On pitches that umpires can’t see: “I don’t know if it has something [to do] with the hitter’s location, and how they crowd the plate, and everybody wears this armor on their arms and they’re all crowding the plate—I mean, in my day if you got into the batter’s box you either batted up at the front of the box or the back of the box, you didn’t necessarily crowd the plate. That takes a lot of the strike zone away from the umpire, and believe it or not, it’s nearly impossible for the umpire to see the four quadrants of the plate, in other words, all four corners. Especially with your head location, if it’s inside, you’re going to miss the back quadrant if it’s a right-handed hitter. When you can’t see them all, that’s just human nature. People say, well, you stand up high to see a ball. If you stand up high, then you can’t see the low pitches. You stand too low, you can’t see the—I mean, there’s parts of it, you’re not going to see everything. But experience and judgment tells you what’s a ball and what’s a strike.”

“You get big catchers, too, and that makes it difficult. You’re constantly telling them, ‘Hey you’ve gotta get down, you’ve gotta get down, I can’t see.’”

On a catcher setting up outside for an outside pitch: "I will definitely go out there with him, because I know where that pitch is supposed to be. Now, the problem you run into is, when a catcher moves out there, you move out there a little bit with him. Then they throw the ball inside, and it’s in the strike zone, and it looks like he’s diving to catch it. And that’s very difficult to call a strike on. You can do it, and most of the time the hitter’s going to look at you and say, ‘Jimmy, how can that be a strike? He’s diving back to catch it.’ But again, we have to worry about, supposedly, where it goes through the strike zone, because it’s going to be recorded. We can look at that later and say, ‘Look, that second ball is in the strike zone!’ And also that recorder doesn’t record everybody screaming at you. You know what I mean? That’s a big part of the game. When I’m looking at the game, I’m looking just at the game itself, I’m not looking at the conditions. And that all goes into umpiring. I’ve never had a computer or a video replay of everybody screaming at me.”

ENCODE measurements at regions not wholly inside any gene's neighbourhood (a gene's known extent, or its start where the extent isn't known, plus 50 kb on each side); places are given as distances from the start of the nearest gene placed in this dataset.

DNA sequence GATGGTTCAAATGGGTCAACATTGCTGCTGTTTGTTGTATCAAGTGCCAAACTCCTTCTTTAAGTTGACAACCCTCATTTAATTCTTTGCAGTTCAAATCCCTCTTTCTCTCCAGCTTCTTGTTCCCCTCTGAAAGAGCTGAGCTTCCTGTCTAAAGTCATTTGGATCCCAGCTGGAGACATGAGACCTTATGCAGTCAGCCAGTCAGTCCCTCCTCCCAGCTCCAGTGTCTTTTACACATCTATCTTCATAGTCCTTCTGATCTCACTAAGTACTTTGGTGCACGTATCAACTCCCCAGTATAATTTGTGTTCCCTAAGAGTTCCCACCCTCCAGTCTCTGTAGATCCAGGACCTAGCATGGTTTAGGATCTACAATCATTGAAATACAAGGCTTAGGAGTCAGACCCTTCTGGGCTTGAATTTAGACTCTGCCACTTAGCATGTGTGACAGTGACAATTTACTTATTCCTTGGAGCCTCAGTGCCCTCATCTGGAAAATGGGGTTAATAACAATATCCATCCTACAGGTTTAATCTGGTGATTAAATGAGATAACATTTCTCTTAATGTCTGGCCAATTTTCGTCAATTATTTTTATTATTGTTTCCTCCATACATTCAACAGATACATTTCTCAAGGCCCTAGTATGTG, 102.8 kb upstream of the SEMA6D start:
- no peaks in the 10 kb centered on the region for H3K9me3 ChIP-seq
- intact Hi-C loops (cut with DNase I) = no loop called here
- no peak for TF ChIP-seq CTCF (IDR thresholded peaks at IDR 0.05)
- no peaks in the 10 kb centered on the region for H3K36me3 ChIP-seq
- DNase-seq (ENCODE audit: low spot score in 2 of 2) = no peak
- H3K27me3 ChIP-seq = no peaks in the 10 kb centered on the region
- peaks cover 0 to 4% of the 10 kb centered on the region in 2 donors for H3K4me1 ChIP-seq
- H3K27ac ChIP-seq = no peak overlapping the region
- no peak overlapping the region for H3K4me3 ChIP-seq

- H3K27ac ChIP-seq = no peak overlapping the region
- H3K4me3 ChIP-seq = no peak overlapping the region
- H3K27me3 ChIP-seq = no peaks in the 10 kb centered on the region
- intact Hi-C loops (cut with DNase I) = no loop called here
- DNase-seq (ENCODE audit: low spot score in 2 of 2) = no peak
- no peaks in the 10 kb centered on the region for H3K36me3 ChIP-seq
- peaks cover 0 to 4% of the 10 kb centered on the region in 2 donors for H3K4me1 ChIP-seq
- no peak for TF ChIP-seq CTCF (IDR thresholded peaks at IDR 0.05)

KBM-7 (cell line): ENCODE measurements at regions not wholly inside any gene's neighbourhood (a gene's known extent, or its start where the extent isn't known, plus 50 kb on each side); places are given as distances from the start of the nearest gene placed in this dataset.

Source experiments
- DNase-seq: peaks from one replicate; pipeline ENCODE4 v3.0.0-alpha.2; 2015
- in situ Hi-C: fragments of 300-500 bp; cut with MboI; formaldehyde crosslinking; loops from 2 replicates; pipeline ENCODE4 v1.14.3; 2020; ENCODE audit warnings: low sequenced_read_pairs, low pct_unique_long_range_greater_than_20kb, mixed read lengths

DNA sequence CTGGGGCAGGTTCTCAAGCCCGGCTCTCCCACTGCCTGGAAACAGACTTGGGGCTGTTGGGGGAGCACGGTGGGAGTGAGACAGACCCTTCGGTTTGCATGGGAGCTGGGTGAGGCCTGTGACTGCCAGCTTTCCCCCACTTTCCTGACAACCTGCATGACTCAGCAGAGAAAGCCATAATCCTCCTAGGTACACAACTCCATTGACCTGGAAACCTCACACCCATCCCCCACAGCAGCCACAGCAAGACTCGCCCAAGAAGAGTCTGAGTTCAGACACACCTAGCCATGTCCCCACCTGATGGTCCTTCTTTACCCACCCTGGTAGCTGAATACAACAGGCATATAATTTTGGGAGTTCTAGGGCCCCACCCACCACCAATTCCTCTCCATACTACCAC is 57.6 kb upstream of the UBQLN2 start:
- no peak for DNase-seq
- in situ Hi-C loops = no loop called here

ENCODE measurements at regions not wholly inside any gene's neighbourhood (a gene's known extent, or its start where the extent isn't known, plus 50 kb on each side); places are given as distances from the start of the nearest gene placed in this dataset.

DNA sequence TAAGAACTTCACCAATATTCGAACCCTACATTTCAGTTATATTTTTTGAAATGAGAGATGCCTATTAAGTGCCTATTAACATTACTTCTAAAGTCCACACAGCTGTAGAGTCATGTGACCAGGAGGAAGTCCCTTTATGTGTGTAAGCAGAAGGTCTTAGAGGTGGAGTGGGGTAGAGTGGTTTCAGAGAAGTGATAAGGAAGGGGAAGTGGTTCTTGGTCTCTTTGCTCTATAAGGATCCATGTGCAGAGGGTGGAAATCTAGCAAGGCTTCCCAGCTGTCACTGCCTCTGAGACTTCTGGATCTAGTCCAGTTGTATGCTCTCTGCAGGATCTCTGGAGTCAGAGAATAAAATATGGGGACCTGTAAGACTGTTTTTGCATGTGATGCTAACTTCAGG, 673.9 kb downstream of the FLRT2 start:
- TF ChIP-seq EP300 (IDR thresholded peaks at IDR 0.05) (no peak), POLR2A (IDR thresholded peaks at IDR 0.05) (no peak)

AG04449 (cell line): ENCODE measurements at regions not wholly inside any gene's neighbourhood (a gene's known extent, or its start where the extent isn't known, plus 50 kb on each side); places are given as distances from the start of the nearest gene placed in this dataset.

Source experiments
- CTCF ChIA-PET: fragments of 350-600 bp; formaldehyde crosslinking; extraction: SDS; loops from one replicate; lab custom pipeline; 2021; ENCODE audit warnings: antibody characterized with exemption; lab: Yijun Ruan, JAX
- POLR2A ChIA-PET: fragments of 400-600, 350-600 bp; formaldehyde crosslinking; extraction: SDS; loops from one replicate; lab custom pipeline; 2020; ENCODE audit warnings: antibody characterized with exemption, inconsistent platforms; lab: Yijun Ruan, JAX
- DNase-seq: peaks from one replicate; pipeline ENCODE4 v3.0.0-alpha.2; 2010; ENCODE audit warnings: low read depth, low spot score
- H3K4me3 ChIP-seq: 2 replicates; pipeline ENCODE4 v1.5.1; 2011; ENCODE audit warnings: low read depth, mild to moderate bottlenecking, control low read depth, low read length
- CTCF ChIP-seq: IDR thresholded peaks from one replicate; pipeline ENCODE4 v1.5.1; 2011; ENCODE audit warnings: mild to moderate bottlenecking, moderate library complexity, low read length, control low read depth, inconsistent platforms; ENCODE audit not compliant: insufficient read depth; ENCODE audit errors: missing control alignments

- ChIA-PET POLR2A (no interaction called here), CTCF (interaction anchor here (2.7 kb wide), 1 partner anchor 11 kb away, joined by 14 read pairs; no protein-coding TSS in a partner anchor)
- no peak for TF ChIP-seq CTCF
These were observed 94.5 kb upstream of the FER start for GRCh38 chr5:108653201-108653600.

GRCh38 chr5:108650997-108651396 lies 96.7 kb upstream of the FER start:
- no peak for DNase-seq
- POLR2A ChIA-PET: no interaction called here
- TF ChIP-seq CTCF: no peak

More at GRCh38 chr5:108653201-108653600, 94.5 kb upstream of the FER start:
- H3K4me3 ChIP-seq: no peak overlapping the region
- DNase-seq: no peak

On the catcher’s job vs. the umpire’s job: "What you’re doing as an umpire is, you’re a manager, and you’re trying to keep everybody happy. Now I’m not saying you call balls and strikes according to who’s screaming and yelling. That has nothing to do with it, because you’re going to reap the benefits of working postseason play and playoffs and All-Star games on your percentage that you get the pitches right and wrong. And they keep a percentage of every pitch that’s called, and whether it was right or wrong. And of course the guys with the higher percentages, those are the guys that are going to work the postseason play. So you’ve got to be correct. But I’m just talking, you know, on a single pitch here and there. If a pitch is through the strike zone, and the catcher takes the glove and rams it into the ground and you call it a ball, most of the time they’re not going to say too much about it. So a lot of the onus is on the catcher. And that’s where this ‘framing’ word comes into being. Because the umpire, basically, looks just for one thing: the ball in the strike zone. He doesn’t have to worry about catching it, and moving, and calling pitches, calling curveballs, fastballs, putting fingers down. All I’ve got to worry about is, ‘Did that ball go through the strike zone or not?’ That’s my job first.”